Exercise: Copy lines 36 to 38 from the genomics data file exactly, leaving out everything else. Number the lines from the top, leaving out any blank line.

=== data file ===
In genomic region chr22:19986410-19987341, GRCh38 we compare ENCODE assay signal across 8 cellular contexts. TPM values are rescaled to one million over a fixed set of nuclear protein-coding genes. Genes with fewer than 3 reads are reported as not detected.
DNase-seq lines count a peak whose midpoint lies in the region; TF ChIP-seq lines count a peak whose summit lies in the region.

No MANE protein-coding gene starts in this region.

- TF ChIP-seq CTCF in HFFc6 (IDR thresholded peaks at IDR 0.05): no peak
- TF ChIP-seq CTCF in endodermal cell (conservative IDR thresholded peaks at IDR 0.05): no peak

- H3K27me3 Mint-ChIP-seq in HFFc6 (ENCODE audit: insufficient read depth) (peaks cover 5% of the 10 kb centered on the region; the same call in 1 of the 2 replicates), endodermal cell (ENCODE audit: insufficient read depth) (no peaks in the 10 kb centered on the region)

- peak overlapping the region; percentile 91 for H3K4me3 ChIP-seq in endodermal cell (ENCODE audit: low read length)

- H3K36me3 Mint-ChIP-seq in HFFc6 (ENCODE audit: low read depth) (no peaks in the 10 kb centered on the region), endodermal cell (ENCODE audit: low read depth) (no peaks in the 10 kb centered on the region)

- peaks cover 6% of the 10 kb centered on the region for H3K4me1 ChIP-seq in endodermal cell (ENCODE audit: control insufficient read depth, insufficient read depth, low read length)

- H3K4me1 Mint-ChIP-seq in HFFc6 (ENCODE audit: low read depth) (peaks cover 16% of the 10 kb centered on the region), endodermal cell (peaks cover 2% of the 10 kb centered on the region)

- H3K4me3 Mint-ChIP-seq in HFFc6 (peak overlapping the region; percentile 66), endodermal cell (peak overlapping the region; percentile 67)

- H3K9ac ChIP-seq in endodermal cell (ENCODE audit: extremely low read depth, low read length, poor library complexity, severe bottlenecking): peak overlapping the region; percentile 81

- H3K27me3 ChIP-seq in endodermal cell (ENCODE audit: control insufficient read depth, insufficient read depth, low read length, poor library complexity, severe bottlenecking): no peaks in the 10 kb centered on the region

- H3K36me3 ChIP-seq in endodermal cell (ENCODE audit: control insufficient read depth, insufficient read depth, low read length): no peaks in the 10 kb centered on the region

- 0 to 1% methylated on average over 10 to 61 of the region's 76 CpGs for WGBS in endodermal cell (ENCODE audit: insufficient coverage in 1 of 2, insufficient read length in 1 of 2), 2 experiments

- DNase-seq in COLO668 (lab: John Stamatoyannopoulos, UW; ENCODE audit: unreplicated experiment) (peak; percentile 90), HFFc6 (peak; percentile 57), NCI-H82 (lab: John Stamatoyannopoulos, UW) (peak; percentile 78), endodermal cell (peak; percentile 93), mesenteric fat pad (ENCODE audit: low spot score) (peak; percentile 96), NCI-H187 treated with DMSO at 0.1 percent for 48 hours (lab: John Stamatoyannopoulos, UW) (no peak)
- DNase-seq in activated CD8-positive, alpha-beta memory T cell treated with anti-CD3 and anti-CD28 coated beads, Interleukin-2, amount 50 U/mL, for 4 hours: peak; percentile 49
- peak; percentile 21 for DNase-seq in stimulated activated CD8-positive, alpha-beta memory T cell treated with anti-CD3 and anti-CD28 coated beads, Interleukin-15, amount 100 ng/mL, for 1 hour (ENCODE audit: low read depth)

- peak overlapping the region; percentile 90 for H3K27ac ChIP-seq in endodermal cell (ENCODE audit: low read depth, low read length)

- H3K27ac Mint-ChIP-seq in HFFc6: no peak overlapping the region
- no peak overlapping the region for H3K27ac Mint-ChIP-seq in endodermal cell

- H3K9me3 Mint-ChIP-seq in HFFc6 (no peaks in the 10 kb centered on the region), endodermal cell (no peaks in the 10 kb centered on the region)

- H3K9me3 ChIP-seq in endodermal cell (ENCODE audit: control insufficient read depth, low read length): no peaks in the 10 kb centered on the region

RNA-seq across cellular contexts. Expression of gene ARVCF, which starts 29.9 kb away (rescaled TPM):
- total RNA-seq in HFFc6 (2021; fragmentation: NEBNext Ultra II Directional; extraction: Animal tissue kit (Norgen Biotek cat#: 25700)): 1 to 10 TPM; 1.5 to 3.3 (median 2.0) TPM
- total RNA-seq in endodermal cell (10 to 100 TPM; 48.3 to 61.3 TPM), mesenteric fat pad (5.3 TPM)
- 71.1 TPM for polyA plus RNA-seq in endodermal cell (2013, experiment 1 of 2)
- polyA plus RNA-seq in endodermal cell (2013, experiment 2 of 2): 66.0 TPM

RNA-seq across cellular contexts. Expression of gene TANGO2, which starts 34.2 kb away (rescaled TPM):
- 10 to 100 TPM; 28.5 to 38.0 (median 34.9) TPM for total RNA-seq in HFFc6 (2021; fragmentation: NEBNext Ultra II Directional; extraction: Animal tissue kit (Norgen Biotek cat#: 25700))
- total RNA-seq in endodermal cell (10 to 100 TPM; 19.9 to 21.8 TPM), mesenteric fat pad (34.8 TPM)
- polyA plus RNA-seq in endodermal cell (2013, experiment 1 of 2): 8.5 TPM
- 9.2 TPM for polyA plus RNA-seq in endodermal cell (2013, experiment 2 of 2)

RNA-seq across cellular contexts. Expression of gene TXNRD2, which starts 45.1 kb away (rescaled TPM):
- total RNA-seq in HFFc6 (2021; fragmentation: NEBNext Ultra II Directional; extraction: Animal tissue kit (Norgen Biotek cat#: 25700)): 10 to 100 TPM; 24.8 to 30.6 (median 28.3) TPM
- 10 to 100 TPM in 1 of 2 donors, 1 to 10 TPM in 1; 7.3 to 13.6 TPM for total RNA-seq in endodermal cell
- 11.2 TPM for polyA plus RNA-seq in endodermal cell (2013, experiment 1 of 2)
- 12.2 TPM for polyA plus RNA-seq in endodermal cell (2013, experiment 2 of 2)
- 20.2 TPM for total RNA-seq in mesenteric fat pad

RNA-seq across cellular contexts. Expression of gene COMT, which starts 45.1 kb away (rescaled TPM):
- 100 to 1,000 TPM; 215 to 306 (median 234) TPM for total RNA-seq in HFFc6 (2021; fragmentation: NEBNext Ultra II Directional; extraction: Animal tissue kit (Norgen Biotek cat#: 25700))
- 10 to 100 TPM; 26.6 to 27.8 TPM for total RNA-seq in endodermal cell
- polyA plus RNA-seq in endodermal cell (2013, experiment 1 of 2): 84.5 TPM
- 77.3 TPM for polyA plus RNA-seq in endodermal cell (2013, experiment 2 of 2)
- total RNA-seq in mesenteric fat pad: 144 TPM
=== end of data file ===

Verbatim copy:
- 10 to 100 TPM in 1 of 2 donors, 1 to 10 TPM in 1; 7.3 to 13.6 TPM for total RNA-seq in endodermal cell
- 11.2 TPM for polyA plus RNA-seq in endodermal cell (2013, experiment 1 of 2)
- 12.2 TPM for polyA plus RNA-seq in endodermal cell (2013, experiment 2 of 2)